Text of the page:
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Orange County Urology Associates (OCUA) is vigilantly monitoring and responding to new information about the coronavirus (COVID-19) outbreak. Our top priority is the health and safety of our patients and staff, our community and the public at large. OCUA is following the guidelines provided to us by the Centers for Disease Control (CDC) to protect you and your family. Our offices are open and our doctors and staff are here to provide you with care.

We have boosted our capacity to provide telemedicine visits. We may be calling you to determine if a telemedicine visit would be best for you.

We ask that if you know you have had close contact with a COVID-19 infected person to not come to the office. Rather, please call to discuss your situation and our staff will help determine the best thing to do for you. If you have a fever, cough or have shortness of breath also call the office rather than come in. We are all in this together.

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Fast Facts about Prostate Cancer

Prostate cancer only affects men. Taken from the ancient Greek word “prostate,” it means to “one standing in front.” That’s because the prostate, a gland that is part of the male reproductive system, is located at the base of the bladder.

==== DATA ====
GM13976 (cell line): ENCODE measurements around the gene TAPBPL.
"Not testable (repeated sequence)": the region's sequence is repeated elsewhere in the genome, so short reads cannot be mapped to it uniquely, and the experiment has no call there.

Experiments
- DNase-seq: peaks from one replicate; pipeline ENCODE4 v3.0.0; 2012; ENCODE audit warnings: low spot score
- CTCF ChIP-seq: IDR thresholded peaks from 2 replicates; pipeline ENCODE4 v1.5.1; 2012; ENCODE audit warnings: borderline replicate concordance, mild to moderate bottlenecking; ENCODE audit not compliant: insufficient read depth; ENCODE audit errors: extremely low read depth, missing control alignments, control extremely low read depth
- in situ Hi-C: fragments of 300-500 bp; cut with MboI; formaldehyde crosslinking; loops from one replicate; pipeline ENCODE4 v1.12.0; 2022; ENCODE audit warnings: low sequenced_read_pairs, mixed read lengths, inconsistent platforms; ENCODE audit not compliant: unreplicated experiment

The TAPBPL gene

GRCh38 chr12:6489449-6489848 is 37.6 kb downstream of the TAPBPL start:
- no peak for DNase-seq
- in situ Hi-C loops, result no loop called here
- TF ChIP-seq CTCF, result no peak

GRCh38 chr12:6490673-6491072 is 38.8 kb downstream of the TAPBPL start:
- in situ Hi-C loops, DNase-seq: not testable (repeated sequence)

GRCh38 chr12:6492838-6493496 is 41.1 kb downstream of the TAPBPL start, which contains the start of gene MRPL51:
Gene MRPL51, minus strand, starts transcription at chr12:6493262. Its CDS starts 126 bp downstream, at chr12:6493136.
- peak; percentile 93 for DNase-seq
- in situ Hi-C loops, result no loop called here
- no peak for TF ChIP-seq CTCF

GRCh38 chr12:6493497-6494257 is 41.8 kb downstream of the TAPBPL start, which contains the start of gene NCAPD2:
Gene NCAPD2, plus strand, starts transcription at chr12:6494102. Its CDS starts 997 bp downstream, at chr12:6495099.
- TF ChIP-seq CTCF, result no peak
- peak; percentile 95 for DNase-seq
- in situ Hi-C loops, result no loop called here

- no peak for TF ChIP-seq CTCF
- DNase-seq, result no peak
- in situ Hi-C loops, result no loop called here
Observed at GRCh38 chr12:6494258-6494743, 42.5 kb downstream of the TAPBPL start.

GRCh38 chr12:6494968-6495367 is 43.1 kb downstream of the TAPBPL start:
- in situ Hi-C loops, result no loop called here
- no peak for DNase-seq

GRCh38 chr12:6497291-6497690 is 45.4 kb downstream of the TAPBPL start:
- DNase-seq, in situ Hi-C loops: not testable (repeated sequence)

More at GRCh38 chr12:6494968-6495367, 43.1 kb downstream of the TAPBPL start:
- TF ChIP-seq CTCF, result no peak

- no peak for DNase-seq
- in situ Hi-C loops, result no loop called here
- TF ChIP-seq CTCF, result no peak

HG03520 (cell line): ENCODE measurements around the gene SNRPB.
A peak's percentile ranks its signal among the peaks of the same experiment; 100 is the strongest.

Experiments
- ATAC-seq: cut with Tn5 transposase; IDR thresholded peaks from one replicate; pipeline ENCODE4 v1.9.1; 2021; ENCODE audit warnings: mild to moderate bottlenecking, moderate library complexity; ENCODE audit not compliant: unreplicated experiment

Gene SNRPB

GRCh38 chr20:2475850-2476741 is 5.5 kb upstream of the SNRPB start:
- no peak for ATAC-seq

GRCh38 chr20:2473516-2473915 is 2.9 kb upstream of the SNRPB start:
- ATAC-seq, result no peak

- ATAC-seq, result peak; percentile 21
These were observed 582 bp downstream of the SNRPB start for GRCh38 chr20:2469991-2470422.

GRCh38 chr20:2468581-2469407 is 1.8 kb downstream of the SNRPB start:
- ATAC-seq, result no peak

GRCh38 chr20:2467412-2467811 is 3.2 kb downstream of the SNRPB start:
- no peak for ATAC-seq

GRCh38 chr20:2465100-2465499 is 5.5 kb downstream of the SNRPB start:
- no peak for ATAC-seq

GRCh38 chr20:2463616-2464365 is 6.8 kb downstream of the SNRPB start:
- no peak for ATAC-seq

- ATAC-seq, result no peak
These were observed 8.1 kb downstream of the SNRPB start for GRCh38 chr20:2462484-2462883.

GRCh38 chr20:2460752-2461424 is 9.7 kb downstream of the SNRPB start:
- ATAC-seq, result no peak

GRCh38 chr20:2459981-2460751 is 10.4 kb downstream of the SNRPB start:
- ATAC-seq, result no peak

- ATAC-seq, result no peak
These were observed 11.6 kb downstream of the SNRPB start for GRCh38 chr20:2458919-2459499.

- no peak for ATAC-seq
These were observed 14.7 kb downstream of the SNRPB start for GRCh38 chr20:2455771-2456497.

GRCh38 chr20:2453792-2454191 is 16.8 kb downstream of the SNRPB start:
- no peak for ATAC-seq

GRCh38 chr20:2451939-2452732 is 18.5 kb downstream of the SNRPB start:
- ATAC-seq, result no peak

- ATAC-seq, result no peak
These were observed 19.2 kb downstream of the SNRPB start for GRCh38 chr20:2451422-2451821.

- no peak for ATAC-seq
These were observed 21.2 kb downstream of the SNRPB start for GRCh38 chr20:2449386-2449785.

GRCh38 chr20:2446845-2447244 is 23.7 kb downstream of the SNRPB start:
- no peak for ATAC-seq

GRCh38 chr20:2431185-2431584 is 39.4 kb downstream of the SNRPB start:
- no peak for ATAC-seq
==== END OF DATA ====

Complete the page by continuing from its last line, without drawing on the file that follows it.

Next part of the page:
Did you know prostate cancer is the second-most common cancer that affects men? It follows non-melanoma skin cancer, which is the number-one cancer.

Every year, an estimated 209,000 men are diagnosed with prostate cancer. And did you know it is among the leading cancer killers among men of all races? In the U.S., close to 28,000 men die because of it every year.

The American Cancer Society reported that one out of seven men will be diagnosed with this killer disease during his lifetime. Men aged 65 or above have a particularly higher predisposition to having this disease; about six in 10 cases involve these older men.

While it usually does not display early symptoms, the common indicators of prostate cancer include frequent urination, difficult when urinating, painful urination, presence of blood in urine, painful ejaculation or difficulty in achieving or maintaining an erection. In the advanced stages, the patient may experience pain in the spine, ribs or pelvis. There is also leg weakness as the cancer spreads to the spine. Urinary and fecal incontinence have also been reported.

Majority prostate cancer patients do not die from this disease. In fact, close to 3 million diagnosed patients are still alive today. It is such a slow-progressing disorder that most men who suffer from it die of old age; many of them did not even know they had the condition. It is only after an autopsy that it is discovered.